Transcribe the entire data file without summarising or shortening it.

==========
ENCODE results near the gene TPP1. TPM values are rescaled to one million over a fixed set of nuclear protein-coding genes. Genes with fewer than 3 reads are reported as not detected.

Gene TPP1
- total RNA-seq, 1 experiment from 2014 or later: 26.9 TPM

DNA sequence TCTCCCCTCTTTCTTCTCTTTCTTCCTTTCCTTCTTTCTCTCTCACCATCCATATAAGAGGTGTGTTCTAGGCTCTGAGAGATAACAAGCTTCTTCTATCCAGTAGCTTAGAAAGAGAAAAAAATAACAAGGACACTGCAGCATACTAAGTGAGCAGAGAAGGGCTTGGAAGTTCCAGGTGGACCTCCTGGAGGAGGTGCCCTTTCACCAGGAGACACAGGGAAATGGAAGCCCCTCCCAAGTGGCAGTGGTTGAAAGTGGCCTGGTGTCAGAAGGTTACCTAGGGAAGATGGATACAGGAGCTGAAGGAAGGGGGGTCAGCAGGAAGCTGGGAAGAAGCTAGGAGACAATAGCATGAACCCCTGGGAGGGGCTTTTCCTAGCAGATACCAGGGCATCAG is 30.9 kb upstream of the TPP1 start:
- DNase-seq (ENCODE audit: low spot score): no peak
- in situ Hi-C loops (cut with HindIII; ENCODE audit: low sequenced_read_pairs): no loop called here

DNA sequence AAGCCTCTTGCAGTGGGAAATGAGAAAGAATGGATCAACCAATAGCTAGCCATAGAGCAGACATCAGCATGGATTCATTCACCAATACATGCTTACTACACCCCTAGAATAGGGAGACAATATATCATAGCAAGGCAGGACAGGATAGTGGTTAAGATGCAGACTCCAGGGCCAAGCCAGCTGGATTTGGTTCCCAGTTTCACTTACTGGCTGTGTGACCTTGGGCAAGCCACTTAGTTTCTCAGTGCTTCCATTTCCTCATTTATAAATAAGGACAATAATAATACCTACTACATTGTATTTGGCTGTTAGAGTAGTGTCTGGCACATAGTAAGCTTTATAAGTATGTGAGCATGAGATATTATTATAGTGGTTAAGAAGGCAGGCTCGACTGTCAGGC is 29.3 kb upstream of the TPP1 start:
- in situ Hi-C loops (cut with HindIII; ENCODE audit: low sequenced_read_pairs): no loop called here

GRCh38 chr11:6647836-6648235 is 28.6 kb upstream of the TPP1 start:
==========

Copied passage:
ENCODE results near the gene TPP1. TPM values are rescaled to one million over a fixed set of nuclear protein-coding genes. Genes with fewer than 3 reads are reported as not detected.

Gene TPP1
- total RNA-seq, 1 experiment from 2014 or later: 26.9 TPM

DNA sequence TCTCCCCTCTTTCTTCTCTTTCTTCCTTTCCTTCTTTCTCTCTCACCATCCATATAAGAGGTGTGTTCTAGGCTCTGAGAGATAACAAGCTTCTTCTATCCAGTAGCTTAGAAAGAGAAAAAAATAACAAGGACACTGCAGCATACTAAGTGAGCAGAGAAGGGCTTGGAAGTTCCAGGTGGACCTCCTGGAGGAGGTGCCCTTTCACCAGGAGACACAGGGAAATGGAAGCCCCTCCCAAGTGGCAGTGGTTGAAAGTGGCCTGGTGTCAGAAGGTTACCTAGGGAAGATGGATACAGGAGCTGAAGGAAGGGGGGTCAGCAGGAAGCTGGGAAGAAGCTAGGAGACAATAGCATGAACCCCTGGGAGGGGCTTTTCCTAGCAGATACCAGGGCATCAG is 30.9 kb upstream of the TPP1 start:
- DNase-seq (ENCODE audit: low spot score): no peak
- in situ Hi-C loops (cut with HindIII; ENCODE audit: low sequenced_read_pairs): no loop called here

DNA sequence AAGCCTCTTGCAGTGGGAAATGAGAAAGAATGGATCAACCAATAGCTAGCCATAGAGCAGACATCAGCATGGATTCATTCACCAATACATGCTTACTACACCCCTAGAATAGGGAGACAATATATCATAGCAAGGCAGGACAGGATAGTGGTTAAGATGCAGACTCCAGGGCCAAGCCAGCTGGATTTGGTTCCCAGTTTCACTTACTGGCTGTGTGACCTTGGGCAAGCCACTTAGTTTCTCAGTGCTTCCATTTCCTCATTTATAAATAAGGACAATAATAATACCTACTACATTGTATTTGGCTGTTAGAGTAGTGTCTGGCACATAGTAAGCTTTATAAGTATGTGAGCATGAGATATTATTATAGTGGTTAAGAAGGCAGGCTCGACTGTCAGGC is 29.3 kb upstream of the TPP1 start:
- in situ Hi-C loops (cut with HindIII; ENCODE audit: low sequenced_read_pairs): no loop called here

GRCh38 chr11:6647836-6648235 is 28.6 kb upstream of the TPP1 start: